However, the marriage didn't work out as expected.

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Christina going to her garden where she produces maize, legumes and vegetables


"After my husband moved to Mzuzu, where his workplace transferred him from Blantyre, things became difficult for me, my siblings, and my daughter, and the thrill of marriage was brief”, says Christina.

She claims that just three months after the birth of their second child, Phangano, her husband in Mzuzu married a different woman and ultimately deserted Christina.

Mutating into a breadwinner

In the village, Christina worked hard to fend for herself, her siblings and her two children.

She says: “I took up every piece-work that came my way, including head-loading water and sand to construction sites and working as a mobile-money agent. I also started cooking and selling snacks,” explains Christina.

Besides, Christina belonged to a World Vision-trained mother group, through which she was able to learn cheap, but effective ways of preparing nutritious meals using locally available food.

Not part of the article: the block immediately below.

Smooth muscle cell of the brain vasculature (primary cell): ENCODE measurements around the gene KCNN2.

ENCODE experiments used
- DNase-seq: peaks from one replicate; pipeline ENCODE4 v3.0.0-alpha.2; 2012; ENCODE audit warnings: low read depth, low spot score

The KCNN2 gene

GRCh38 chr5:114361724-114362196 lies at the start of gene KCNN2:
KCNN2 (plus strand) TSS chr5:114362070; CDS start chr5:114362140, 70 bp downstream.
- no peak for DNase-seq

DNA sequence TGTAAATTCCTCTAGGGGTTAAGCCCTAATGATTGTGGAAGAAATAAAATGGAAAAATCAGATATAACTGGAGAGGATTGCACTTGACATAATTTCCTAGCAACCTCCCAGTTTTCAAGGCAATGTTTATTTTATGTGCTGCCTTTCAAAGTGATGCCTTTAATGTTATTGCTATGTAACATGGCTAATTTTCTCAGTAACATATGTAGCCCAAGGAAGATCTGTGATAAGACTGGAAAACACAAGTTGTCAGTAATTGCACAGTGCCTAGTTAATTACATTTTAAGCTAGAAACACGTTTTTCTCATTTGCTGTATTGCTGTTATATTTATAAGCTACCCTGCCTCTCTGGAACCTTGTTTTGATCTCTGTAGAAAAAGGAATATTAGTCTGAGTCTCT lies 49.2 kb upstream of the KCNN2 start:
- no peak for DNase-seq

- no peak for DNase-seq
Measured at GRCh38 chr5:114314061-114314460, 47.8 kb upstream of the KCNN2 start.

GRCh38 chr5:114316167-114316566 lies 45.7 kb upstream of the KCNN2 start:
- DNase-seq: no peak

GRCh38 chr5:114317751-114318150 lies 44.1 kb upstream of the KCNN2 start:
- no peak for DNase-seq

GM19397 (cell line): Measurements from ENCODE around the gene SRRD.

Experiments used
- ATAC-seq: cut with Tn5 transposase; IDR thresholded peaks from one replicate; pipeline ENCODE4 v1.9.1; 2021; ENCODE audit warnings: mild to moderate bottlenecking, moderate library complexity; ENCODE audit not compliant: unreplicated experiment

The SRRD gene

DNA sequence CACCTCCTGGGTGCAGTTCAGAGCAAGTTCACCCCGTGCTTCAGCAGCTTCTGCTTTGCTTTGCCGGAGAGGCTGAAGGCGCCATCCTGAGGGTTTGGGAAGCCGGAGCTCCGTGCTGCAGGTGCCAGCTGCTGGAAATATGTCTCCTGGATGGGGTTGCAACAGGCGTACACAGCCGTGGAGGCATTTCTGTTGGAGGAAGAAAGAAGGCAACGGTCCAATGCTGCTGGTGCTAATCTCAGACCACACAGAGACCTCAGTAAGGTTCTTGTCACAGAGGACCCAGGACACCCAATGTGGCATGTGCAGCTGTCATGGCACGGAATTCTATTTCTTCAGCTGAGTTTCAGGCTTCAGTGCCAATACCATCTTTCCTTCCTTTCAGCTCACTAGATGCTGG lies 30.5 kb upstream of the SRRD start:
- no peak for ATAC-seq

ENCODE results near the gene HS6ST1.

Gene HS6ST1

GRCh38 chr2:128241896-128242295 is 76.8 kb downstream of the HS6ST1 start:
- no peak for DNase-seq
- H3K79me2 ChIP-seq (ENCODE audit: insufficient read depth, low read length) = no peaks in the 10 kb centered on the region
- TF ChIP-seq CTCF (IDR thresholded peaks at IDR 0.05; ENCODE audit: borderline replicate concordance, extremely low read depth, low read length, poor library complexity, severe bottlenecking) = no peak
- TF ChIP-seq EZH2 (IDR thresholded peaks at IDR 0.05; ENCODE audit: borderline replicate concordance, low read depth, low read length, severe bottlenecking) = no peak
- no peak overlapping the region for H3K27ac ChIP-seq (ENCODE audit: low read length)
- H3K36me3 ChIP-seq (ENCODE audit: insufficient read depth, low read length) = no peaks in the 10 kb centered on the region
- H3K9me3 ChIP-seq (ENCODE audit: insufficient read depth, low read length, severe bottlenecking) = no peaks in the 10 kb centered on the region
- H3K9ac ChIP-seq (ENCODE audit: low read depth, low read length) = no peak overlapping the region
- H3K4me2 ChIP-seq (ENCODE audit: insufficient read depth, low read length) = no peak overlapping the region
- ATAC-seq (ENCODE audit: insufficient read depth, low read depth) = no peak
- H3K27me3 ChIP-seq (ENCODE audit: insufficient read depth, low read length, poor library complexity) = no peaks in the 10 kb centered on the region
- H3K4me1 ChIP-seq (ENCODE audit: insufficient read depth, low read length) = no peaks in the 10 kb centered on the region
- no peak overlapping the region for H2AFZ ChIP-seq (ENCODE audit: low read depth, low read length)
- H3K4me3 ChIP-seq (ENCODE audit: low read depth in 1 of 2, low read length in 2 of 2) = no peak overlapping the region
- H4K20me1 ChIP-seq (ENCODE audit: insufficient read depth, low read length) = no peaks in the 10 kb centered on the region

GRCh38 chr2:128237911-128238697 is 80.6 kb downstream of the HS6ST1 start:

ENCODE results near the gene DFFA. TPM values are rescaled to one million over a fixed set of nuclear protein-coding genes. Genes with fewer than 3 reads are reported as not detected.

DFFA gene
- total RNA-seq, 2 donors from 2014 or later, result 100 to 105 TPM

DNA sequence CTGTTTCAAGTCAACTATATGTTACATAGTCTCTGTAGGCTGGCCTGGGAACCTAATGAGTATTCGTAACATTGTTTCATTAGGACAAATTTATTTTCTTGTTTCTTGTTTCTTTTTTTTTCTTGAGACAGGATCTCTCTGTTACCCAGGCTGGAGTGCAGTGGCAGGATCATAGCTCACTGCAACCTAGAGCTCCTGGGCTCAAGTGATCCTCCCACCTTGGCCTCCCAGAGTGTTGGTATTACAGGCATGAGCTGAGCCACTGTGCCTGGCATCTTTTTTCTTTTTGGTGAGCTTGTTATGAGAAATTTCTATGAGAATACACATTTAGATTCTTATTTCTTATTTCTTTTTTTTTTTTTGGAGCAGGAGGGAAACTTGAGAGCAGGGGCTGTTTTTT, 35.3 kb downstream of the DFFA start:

“As time progressed, I came to the realization that if I stayed idle, my siblings and kids would starve to death, so I started a little farm on the land I inherited from my late mother”.

She adds that now she can harvest at least 20 bags of maize, which is enough to sustain her small family until the next harvesting season.  In addition, she established a nursery school with her friend.

“The school business is still in operation, and we currently have 22 children who pay K2,000  ($1.6 USD)per month, so I’m always assured I will have something to support my kids even if their father does not send us money for upkeep,” she says.

Going back to school

Christina realized that despite her efforts, she still lacked the information necessary to propel her to the better life she desired.

As a result, she says, "I made the decision to go back to school, and I enrolled at a local community day Secondary School where I attended Form Three."

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Christina's return to school has inspired many girls around her.


For females who are moms or who were previously married, returning to school is not always easy, according to Christina's teacher, Elizabeth Kanduka.

And that’s where a World Vision trained mother group became important to Christina in helping her get welcomed and fit in.

“Some unruly students mock these girls, but we always encourage them to keep their eyes on the prize and focus on what they want to achieve in school, “she says.